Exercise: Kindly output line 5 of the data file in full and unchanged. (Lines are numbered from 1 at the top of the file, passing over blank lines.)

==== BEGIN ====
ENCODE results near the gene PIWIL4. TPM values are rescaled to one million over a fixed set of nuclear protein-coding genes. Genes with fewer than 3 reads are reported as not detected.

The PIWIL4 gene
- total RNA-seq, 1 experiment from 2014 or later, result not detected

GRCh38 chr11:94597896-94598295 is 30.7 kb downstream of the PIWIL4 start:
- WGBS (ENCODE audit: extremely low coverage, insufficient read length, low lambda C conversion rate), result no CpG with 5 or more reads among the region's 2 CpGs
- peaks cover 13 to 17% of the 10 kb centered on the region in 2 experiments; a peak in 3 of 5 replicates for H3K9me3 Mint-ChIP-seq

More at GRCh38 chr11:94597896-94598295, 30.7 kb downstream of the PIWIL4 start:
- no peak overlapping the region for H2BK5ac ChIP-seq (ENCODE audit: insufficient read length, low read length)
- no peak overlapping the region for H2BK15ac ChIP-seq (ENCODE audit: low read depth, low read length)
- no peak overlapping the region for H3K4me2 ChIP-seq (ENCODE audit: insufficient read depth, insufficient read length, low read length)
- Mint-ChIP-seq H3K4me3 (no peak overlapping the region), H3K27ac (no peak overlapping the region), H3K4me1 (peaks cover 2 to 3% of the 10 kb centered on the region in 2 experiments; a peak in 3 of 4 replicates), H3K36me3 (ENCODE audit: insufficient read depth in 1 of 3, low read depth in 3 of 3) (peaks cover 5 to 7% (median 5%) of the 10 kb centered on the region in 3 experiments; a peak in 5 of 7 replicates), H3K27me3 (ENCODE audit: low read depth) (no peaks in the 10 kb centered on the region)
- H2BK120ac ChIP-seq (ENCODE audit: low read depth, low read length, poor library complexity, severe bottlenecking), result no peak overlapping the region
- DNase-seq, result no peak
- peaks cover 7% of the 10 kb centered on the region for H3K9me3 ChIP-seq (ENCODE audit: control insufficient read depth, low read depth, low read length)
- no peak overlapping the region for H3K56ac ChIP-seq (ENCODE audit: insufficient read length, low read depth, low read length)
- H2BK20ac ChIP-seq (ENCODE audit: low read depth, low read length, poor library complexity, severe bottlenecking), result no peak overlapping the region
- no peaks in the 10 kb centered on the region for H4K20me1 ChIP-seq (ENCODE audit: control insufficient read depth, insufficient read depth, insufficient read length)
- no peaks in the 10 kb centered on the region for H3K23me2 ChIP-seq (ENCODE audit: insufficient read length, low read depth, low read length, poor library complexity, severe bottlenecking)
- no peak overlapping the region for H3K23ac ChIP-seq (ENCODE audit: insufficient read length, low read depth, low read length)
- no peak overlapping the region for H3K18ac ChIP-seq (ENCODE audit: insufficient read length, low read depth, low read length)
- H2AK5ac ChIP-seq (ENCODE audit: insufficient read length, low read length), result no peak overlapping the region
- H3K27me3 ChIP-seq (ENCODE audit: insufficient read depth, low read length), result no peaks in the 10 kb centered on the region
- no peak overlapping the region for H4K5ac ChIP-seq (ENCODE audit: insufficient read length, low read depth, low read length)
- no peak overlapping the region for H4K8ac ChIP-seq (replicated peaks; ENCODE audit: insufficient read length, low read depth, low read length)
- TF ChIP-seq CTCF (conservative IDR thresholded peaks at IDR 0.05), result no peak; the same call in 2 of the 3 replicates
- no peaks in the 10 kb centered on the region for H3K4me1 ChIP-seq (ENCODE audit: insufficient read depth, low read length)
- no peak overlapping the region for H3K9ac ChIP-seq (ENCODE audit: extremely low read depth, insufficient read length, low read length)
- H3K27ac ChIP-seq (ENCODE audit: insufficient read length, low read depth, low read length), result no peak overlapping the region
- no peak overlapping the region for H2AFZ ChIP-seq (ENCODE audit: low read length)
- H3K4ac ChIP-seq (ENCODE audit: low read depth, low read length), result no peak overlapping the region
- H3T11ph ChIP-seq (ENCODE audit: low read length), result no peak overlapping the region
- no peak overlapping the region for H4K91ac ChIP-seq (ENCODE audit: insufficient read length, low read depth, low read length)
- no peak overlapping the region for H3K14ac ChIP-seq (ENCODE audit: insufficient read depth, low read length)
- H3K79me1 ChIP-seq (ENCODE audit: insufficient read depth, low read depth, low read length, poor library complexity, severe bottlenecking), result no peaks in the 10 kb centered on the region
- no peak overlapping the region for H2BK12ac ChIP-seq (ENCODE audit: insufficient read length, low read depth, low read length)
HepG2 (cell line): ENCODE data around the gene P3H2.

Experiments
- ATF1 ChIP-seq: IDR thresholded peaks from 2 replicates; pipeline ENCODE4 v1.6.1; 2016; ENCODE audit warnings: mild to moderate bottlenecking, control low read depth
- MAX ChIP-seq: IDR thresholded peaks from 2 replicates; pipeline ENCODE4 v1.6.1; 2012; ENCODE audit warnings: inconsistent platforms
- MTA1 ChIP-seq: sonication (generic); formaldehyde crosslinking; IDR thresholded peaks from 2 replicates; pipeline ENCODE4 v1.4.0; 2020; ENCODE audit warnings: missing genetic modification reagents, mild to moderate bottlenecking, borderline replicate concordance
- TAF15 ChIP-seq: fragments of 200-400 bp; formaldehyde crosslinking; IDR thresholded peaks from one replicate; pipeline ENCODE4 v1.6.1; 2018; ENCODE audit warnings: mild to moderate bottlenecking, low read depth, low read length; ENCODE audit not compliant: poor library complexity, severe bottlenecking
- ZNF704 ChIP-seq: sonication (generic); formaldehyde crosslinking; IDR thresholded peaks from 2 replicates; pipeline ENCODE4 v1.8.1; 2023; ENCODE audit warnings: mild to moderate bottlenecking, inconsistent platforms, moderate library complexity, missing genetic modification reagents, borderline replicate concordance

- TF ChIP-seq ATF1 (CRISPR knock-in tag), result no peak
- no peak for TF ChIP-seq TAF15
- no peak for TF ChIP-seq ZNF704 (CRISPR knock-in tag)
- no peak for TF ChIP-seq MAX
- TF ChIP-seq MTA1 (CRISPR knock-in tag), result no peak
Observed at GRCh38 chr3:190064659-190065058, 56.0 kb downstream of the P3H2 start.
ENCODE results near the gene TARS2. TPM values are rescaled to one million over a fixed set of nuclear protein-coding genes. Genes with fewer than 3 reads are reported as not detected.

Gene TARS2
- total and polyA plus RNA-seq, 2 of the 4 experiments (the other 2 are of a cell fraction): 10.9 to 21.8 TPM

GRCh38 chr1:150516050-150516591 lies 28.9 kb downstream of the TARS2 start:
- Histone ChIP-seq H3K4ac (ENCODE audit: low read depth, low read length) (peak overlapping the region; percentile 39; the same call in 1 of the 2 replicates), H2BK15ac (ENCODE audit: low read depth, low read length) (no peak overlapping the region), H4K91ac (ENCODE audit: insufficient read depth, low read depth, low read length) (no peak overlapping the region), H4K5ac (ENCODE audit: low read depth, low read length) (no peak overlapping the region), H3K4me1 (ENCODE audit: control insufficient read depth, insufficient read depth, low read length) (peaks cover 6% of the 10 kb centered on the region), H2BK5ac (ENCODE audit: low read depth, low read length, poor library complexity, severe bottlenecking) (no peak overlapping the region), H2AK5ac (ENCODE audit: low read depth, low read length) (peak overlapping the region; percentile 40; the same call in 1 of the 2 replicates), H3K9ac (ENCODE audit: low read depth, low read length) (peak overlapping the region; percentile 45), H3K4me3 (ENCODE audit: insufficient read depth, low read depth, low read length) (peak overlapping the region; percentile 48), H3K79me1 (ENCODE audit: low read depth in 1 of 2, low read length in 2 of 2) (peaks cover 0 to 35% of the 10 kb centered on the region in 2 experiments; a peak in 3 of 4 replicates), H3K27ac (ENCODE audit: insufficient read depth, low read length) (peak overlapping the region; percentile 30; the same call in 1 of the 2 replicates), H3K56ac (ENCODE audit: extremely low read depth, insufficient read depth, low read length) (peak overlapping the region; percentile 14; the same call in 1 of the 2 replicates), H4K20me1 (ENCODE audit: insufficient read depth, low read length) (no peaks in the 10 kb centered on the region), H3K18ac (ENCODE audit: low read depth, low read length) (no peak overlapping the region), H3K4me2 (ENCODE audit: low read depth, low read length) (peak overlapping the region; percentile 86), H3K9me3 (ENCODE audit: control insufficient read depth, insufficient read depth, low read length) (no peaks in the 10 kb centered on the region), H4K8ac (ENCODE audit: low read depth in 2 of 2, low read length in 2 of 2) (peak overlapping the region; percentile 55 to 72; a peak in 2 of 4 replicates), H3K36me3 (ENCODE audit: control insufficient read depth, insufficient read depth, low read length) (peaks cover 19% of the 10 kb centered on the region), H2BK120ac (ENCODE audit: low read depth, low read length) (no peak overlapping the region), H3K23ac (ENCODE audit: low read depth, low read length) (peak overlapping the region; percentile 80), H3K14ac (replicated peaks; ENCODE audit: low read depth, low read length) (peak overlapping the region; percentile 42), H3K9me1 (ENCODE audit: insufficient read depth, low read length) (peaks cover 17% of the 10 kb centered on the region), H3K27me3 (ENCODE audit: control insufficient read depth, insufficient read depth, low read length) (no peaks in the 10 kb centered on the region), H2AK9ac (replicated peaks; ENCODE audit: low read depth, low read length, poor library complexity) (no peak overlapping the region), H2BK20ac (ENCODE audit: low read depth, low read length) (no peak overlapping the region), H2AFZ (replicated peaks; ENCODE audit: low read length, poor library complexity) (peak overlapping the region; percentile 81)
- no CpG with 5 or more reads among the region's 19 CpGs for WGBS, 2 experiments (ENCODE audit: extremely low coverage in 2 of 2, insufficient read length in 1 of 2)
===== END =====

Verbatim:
- WGBS (ENCODE audit: extremely low coverage, insufficient read length, low lambda C conversion rate), result no CpG with 5 or more reads among the region's 2 CpGs